BOSTON — Some of the biggest names in the Massachusetts business community have signed on to a legal brief asking the U.S. Supreme Court to overturn the federal Defense of Marriage Act. Akamai Technologies, Biogen Idec, Blue Cross Blue Shield, Bright Horizons, FitCorp, National Grid, New Balance and Partners HealthCare are just a few of the 34 to sign the brief.
DOMA denies federal benefits to same-sex couples who are legally married in their states, and many companies say that requires them to discriminate against some of their employees. Another Massachusetts business that has signed the legal brief is Eastern Bank, whose CEO, Richard Holbrook, spoke with WBUR’s All Things Considered host Sacha Pfeiffer about that decision.
Sacha Pfeiffer: One major argument of the businesses opposing DOMA is that it saddles them with unnecessary costs and administrative complexity. Could you give us an example, or some examples, of how that has played out at Eastern Bank?
Richard Holbrook: Certainly. We have an obligation, as does any employer, to withhold taxes on our employees’ earned income, and for people who are considered married under the federal law, their benefits that we provide to them — health benefits, for example — are not considered taxable.
These are heterosexual married couples?
That’s correct, opposite-sex married couples. But for same-sex married couples who are legally married here in Massachusetts, the problem is that they’re not considered married under the federal law, under DOMA. And therefore we have to pull their benefits out of our normal processing system and actually attribute federal income to them on the benefit that they receive. It’s a second stream of processing that has to take place and requires us to keep track of them individually on that basis.
Does this play out with some employee benefits as well as with the taxing system?
It does in some respects, because things such as beneficiaries under life insurance policies, under deferred compensation arrangements, or anything else that might involve federal income all have to be taken care of and thought of separately. But I will tell you that the administrative burden is not really the issue. It’s more, for us, a question of fairness.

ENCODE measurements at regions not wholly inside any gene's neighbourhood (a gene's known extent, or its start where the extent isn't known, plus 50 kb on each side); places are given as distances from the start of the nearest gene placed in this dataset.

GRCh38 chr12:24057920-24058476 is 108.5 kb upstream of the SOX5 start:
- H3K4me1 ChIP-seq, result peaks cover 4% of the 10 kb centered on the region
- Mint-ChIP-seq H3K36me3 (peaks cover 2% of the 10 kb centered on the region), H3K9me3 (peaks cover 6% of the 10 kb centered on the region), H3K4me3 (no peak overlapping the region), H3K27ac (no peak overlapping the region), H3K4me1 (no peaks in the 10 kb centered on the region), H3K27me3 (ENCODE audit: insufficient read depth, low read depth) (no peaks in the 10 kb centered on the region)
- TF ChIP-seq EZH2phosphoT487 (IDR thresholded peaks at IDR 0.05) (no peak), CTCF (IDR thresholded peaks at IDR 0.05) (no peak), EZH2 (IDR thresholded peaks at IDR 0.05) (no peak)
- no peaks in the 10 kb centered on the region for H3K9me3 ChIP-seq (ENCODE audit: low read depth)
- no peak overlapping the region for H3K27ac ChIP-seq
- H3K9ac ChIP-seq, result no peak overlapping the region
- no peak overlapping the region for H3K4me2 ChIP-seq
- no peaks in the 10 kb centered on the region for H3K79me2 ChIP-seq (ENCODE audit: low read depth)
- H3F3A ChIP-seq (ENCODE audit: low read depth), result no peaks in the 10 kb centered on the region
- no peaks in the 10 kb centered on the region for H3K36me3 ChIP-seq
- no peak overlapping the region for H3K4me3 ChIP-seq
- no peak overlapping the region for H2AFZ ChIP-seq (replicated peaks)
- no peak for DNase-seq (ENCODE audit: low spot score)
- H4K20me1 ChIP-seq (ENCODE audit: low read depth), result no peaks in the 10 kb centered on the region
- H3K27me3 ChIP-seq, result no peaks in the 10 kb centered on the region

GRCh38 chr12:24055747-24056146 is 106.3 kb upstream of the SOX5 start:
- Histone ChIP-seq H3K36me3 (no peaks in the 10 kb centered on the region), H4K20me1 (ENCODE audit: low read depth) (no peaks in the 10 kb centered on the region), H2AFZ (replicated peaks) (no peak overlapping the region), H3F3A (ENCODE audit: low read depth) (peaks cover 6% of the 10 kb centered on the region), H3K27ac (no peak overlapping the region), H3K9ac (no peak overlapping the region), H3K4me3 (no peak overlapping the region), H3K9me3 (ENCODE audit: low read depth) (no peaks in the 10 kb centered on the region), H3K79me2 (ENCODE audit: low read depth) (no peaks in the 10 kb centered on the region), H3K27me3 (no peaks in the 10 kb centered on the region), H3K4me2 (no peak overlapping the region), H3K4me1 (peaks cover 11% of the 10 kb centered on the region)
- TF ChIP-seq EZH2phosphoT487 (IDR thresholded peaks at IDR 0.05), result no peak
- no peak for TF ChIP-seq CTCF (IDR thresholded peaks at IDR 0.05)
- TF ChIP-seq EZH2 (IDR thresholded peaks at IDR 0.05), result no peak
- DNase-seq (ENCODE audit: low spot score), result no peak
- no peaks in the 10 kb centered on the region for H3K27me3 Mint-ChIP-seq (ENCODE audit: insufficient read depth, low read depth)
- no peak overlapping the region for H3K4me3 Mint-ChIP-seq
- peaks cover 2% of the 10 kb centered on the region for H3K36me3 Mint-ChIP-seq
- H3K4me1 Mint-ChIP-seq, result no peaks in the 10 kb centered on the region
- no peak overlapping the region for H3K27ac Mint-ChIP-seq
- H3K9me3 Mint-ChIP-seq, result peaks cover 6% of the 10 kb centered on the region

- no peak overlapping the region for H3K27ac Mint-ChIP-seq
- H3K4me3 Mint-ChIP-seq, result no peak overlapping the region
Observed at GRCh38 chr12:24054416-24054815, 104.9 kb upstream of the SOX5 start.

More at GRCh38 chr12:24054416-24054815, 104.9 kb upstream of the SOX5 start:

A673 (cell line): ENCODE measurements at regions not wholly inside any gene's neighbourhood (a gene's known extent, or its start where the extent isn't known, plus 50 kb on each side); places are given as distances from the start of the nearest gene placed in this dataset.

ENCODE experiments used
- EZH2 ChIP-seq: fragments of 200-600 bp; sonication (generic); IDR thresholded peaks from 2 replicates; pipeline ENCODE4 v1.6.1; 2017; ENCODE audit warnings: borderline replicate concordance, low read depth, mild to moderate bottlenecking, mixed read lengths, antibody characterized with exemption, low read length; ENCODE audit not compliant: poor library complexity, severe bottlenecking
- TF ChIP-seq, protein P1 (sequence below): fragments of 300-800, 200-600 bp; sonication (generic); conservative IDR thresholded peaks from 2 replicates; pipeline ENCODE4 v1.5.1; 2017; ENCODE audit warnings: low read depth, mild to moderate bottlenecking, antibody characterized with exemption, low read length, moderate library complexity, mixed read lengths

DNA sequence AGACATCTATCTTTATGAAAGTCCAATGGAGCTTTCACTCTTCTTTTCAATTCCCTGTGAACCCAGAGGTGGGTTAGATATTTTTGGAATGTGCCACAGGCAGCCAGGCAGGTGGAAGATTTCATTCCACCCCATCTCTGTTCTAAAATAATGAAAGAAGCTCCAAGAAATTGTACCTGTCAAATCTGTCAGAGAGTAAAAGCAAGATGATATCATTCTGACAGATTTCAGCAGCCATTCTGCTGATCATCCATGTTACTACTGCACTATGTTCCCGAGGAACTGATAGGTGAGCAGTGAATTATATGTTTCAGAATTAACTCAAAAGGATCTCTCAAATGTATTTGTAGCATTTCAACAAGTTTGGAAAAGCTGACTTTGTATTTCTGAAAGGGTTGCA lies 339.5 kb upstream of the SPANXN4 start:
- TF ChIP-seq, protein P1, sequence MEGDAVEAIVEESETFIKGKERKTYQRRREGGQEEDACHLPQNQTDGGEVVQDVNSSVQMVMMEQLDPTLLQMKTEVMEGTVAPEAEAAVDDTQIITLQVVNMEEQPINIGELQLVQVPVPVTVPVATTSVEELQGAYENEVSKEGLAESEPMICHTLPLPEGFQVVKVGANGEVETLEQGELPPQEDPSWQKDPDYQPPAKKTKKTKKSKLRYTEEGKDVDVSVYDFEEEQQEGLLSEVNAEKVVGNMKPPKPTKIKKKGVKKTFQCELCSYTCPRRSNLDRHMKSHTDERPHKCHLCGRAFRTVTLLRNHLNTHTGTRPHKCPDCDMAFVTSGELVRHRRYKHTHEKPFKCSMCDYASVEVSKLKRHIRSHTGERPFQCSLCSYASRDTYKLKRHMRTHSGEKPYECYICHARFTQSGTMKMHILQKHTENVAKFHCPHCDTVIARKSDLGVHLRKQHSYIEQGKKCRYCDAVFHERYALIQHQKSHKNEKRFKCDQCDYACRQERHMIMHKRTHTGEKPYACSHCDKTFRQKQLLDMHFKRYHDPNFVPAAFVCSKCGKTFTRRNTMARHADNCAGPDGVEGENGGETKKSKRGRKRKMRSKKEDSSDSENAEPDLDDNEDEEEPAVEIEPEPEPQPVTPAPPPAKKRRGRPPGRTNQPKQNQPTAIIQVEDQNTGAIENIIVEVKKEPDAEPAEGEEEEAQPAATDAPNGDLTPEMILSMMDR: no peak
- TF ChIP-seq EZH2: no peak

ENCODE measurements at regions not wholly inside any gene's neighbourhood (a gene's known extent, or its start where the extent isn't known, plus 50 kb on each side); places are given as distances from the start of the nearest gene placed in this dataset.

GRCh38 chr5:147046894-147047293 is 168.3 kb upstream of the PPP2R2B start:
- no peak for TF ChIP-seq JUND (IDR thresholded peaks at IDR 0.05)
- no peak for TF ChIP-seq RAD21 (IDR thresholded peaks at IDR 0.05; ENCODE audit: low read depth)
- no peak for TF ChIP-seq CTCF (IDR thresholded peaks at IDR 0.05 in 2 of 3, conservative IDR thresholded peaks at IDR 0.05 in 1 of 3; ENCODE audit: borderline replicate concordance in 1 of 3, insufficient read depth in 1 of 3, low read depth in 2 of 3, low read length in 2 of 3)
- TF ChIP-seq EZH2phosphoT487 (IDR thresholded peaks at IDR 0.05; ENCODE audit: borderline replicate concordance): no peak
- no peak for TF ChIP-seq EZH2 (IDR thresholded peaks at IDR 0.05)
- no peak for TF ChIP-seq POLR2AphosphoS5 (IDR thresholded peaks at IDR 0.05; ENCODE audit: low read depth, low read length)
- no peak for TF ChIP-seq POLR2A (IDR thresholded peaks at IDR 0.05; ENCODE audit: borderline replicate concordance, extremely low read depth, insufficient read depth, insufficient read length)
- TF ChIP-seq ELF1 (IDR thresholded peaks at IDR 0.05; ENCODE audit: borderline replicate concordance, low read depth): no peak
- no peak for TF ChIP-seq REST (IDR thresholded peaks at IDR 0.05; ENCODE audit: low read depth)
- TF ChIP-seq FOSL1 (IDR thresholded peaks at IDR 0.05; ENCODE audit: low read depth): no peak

Fairness in terms of how you treat your employees?
Absolutely. You know, we have had a long and excellent relationship with the LGBT community, so we’ve had a heightened sensitivity to issues that concern that community for some time. We first understood some of these issues in early 2011, when Bob Rivers, our president, and I learned that our employees who were legally married in Massachusetts would have to pay income taxes on those family health benefits that our opposite-sex married employees did not have to pay,
And that’s because the federal government considers health benefits taxable income if you’re in a same-sex relationship but non-taxable income if you’re in an opposite-sex relationship.
That is correct. And we thought that was unfair. So we, at that point in time, put in a policy to reimburse our same-sex married couples for their tax burden, and we actually provide them with a $2,500 stipend per couple a year to sort of offset the tax burden that they would otherwise bear because of DOMA.
Eastern Bank was actually the first company to sign this brief. When you did this, did you feel like you were making a statement?
And what would you say that statement is?
That even a bank can have a conscience and understand what’s right. Banks don’t always get credit for that.
The legal brief also has this interesting line that says, “DOMA does violence to the morale of the institution itself.” The idea that employees’ morale — if they are same-sex couples who are treated differently in terms of benefits and taxes — that morale can decline. Would you say you’ve experienced that at Eastern Bank?
Well, I would say we could have. The way I can, I guess, best demonstrate that is when we made our announcement that we were going to, in fact, provide our same-sex married couples with a reimbursement for their tax burden on their health benefits, the rest of the organization applauded. So if we can raise morale by doing something of that nature, I assume that morale is weakened by the fact that we are forced to discriminate.
You’ve said that, for you, the administrative costs and administrative complexity isn’t the largest issue. However, how much extra time and work would you say that DOMA has created for your company?
It is relatively modest. There are a few people in our human resource division that have to keep separate records and books on this. We actually have a very small number of these employees and so we’ve been able to work one-on-one. But in terms of overall cost, it’s not major. There is a burden, but it pales by comparison with the social justice issues that are involved here.